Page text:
Major diseases, obesity, the metabolic syndrome, and diabetes, are associated with impaired glucose homeo- stasis. Key to the maintenance of glucose homeostasis is the control of the subcellular distribution of the glucose transporter GLUT4 in muscle and fat cells. Under fasting conditions GLUT4 localizes mostly to intra- cellular vesicles (GLUT4 vesicles) and few GLUT4 are at the cell surface. This limits glucose uptake into muscle and fat cells and assures adequate glucose supply to the brain. Insulin stimulates, within minutes, movement, docking and fusion of GLUT4 vesicles with the plasma membrane (GLUT4 translocation). The increase of GLUT4 at the cell surface facilitates glucose disposal into muscle and fat cells, thereby normalizing circulating glucose levels after a meal. GLUT4 translocation is also crucial to increased glucose uptake in response to exercise. The molecular mechanism by which GLUT4 is retained under fasting conditions and by which insulin and exercise release GLUT4 to the cell surface in vivo in primary fat and muscle cells is unknown. Studies in cultured fat and muscle cells attribute a role in GLUT4 retention and release to the two Rab GTPase activating proteins (Rab GAPs), AS160 and Tbc1d1. Recent results with AS160 and Tbc1d1 knockout mice suggest that glucose uptake is regulated by AS160 in adipocytes, and by AS160 and Tbc1d1 in skeletal muscles. Our hypothesis is that AS160 and Tbc1d1 each alone control GLUT4 intracellular retention and release to the plasma membrane, and thus glucose uptake, in cells where only one of the two Rab GAPs is predominantly expressed (adipocytes and specific skeletal muscles). In cells in which both Rab GAPs are found (most skeletal muscles), we propose that they perform in a collaborative fashion or respond to different stimuli to regulate GLUT4 retention and release, and thus glucose uptake. The cell type- and signal-specific roles of AS160 and Tbc1d1 then differentially regulate whole body glucose homeostasis. Using single AS160 and Tbc1d1 knockout mice, and double AS160 and Tbc1d1 knockout mice, and adipocytes and skeletal muscles isolated from these mice, we will first determine which of the two Rab GAPs regulate glucose uptake and GLUT4 subcellular distribution in adipocytes and different skeletal muscles under fasting conditions and in response to insulin and exercise. We will then investigate whether the two Rab GAPs control the same or different steps in GLUT4 retention and release, and define mechanisms by which they perform their functions. For these studies GLUT4 trafficking will be monitored in live cells by total internal reflection fluorescence and confocal microscopy. Finally, we will establish the roles of AS160 and Tbc1d1 in whole body glucose homeostasis under fasting conditions and in response to insulin and exercise. Metabolic analysis of the mice will include measurements of insulin sensitivity and hyperinsulinemic-euglycemic clamps. This research will elucidate fundamental mechanisms that contribute to the maintenance of glucose homeostasis and provide crucial information towards validation of AS160 and Tbc1d1 as drug targets to improve glucose homeostasis.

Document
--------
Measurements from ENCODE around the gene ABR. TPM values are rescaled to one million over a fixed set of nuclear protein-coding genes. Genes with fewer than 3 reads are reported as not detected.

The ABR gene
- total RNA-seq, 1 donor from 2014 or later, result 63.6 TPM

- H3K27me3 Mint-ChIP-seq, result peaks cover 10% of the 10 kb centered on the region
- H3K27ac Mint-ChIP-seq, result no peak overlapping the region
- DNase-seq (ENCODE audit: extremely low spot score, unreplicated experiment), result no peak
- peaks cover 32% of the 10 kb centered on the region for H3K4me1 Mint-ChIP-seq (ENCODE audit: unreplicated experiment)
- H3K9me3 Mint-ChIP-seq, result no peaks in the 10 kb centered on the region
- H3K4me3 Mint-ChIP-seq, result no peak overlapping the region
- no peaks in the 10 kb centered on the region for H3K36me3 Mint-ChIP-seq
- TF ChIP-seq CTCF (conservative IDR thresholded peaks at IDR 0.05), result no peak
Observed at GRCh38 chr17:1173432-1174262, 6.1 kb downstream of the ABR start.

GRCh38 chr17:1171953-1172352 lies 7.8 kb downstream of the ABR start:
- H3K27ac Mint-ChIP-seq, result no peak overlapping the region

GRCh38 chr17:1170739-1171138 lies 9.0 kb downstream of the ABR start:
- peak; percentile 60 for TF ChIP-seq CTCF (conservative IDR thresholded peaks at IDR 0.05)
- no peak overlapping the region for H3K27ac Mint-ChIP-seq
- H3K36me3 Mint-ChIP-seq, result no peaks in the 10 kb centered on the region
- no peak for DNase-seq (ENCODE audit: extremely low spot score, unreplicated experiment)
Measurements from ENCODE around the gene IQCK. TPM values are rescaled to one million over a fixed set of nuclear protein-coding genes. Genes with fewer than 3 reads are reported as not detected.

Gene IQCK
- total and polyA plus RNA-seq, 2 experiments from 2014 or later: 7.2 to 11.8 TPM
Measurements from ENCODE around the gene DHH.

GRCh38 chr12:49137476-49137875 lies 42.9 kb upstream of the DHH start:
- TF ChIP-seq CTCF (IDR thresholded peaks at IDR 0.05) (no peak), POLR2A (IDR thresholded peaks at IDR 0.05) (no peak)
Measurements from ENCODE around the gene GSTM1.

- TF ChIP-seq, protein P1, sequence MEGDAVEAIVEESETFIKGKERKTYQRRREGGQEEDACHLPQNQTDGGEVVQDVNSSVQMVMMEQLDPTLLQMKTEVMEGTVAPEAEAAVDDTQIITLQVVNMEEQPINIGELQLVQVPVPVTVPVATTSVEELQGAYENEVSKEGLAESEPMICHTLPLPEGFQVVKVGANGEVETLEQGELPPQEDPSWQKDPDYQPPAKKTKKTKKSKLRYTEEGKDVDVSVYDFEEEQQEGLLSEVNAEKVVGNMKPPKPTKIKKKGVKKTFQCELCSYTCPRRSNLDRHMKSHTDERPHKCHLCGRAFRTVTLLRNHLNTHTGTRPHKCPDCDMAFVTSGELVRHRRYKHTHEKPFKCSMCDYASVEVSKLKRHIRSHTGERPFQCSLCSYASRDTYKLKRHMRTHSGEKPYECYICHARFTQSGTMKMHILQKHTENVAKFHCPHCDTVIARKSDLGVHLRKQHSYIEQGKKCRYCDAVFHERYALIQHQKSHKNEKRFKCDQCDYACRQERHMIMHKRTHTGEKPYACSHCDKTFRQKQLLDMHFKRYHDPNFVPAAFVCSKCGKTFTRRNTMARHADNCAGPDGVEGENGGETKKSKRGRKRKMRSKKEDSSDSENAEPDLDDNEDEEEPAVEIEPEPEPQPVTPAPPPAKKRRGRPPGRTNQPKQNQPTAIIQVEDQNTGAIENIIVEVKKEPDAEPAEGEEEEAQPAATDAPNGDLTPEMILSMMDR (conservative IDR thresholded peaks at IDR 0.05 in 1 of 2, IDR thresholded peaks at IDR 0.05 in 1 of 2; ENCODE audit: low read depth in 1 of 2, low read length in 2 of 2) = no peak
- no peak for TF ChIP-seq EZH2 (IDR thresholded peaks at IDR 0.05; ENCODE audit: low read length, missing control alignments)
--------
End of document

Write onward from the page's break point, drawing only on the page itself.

Public Health Relevance

Major diseases, including obesity, the metabolic syndrome, and type 2 diabetes, are associated with impaired glucose homeostasis, a defect that plays a role in the development of severe complications of these diseases. Key to the maintenance of normal glucose homeostasis is the proper regulation of the distribution of the glucose transporter GLUT4 within muscle and fat cells. The proposed research will elucidate the function of two novel proteins (AS160 and Tbc1d1) in the control of the distribution of GLUT4 within cells and in glucose homeostasis. This research will elucidate fundamental mechanisms that contribute to the maintenance of glucose homeostasis and provide crucial information towards the validation of AS160 and Tbc1d1 as drug targets to improve glucose homeostasis and prevent ensuing complications.

Agency
National Institute of Health (NIH)
Institute
National Institute of Diabetes and Digestive and Kidney Diseases (NIDDK)
Type
Research Project (R01)
Project #
5R01DK081471-04
Application #
8603855
Study Section
Cellular Aspects of Diabetes and Obesity Study Section (CADO)
Program Officer
Haft, Carol R
Project Start
2011-04-01
Project End
2015-01-31
Budget Start
2014-02-01
Budget End
2015-01-31
Support Year
4
Fiscal Year
2014
Total Cost
$310,090
Indirect Cost
$90,629
Name
University of Virginia
Department
Internal Medicine/Medicine
Type
Schools of Medicine
DUNS #
065391526
City
Charlottesville
State
VA
Country
United States
Zip Code
22904